The Financial Regulator has significantly stepped up its supervision of how banks are dealing with write-downs and provisions on their €148bn of mortgage loans as defaults surge and concerns grow that up to 350,000 people could end up negative equity by the end of next year.
The regulator, which was criticised for its failure to spot the rising threat from property development loans, is now carrying out visits to branches to specifically assess the approach of banks to mortgage defaults and arrears.
It is also reviewing the methodologies banks use for writing off mortgage loans or providing for future mortgage losses.
"While this is a continuation of existing monitoring work, we are focusing on this very closely at the moment in the context of developments within the economy. This work includes on-site reviews and random sampling and challenging the banks on their approach,'' said a statement from the regulator.
The regulator is examining what are known as "sub portfolios'' of mortgage loans, which provides more detail on underlying stresses in the loans and their potential damage to bank balance sheets.
"We challenge the institutions on the information provided and look particularly at understanding the differences between institutions. We continue to review provisioning methodology and challenging the banks to explain their models and approach. A key element of this is tracking is loan-to-value for negative equity,'' said the statement.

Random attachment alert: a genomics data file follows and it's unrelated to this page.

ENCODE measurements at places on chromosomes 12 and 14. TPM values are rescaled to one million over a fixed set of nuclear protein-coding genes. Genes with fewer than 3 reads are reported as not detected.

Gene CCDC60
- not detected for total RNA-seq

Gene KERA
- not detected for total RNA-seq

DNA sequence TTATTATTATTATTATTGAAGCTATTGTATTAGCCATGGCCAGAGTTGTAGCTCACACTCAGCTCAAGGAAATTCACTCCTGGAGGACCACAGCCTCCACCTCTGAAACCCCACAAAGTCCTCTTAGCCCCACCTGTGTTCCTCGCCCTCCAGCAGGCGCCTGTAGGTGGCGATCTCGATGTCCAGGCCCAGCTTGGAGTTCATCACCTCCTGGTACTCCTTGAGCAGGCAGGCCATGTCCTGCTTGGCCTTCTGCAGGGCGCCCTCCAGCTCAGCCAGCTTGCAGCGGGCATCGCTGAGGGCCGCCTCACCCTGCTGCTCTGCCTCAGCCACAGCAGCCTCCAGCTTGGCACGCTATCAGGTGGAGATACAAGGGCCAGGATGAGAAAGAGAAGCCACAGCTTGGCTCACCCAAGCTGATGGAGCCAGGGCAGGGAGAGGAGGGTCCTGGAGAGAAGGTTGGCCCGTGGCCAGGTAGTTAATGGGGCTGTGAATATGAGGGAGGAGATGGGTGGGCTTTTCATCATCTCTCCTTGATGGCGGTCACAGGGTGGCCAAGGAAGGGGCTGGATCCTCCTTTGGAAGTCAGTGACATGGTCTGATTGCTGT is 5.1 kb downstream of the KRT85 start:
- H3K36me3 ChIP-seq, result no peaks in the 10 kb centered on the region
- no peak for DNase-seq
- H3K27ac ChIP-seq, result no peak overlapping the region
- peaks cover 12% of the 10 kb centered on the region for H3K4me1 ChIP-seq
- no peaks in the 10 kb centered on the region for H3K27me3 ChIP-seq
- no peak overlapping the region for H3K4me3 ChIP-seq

The Financial Regulator, it is understood, has seen a copy of the recent report on negative equity by ESRI research David Duffy.
In his study Duffy said in a worst case scenario, where house prices fell from peak by 50% at the end of next year, 349,715 homes would suffer negative equity.
Negative equity is when the value of the house is below the value of the loan.
At present the value of a mortgage loan is only written down if the "recoverable amount'' of the underlying security falls below the value of the loan. However if the borrower is still making payments this allows the bank to limit the level of impairment which shows up in its books. Researchers are keen to point out that negative equity does not translate directly into mortgage defaults.
However Duffy said negative equity "increases the likelihood of default''.
"Those who are at most risk of default are those who are in negative equity and who experience a cash flow problem. These cash-flow problems could be caused by illness, divorce or job loss,'' Duffy said in his recent paper.